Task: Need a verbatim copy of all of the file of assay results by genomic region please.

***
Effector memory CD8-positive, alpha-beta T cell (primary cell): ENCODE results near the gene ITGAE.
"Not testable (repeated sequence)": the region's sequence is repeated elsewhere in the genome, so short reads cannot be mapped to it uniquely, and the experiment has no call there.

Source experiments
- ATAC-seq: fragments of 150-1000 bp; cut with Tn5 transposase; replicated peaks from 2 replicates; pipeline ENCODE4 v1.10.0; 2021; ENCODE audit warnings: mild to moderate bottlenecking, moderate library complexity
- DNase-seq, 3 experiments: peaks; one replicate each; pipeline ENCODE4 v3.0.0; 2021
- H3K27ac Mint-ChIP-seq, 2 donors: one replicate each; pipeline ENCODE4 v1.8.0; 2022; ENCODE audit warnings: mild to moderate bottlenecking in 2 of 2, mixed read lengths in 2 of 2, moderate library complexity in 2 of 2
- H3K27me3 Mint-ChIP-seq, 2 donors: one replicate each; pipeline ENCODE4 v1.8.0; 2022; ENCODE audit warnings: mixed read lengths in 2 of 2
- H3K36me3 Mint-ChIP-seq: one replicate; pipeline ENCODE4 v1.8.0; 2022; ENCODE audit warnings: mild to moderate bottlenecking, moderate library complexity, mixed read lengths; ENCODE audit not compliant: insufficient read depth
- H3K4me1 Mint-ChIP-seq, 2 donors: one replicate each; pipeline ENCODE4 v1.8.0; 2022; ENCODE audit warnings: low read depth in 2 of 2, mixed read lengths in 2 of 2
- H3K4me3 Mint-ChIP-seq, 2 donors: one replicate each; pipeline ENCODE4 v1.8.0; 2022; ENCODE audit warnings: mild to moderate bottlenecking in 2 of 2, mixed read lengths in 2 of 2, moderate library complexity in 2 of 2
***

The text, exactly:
Effector memory CD8-positive, alpha-beta T cell (primary cell): ENCODE results near the gene ITGAE.
"Not testable (repeated sequence)": the region's sequence is repeated elsewhere in the genome, so short reads cannot be mapped to it uniquely, and the experiment has no call there.

Source experiments
- ATAC-seq: fragments of 150-1000 bp; cut with Tn5 transposase; replicated peaks from 2 replicates; pipeline ENCODE4 v1.10.0; 2021; ENCODE audit warnings: mild to moderate bottlenecking, moderate library complexity
- DNase-seq, 3 experiments: peaks; one replicate each; pipeline ENCODE4 v3.0.0; 2021
- H3K27ac Mint-ChIP-seq, 2 donors: one replicate each; pipeline ENCODE4 v1.8.0; 2022; ENCODE audit warnings: mild to moderate bottlenecking in 2 of 2, mixed read lengths in 2 of 2, moderate library complexity in 2 of 2
- H3K27me3 Mint-ChIP-seq, 2 donors: one replicate each; pipeline ENCODE4 v1.8.0; 2022; ENCODE audit warnings: mixed read lengths in 2 of 2
- H3K36me3 Mint-ChIP-seq: one replicate; pipeline ENCODE4 v1.8.0; 2022; ENCODE audit warnings: mild to moderate bottlenecking, moderate library complexity, mixed read lengths; ENCODE audit not compliant: insufficient read depth
- H3K4me1 Mint-ChIP-seq, 2 donors: one replicate each; pipeline ENCODE4 v1.8.0; 2022; ENCODE audit warnings: low read depth in 2 of 2, mixed read lengths in 2 of 2
- H3K4me3 Mint-ChIP-seq, 2 donors: one replicate each; pipeline ENCODE4 v1.8.0; 2022; ENCODE audit warnings: mild to moderate bottlenecking in 2 of 2, mixed read lengths in 2 of 2, moderate library complexity in 2 of 2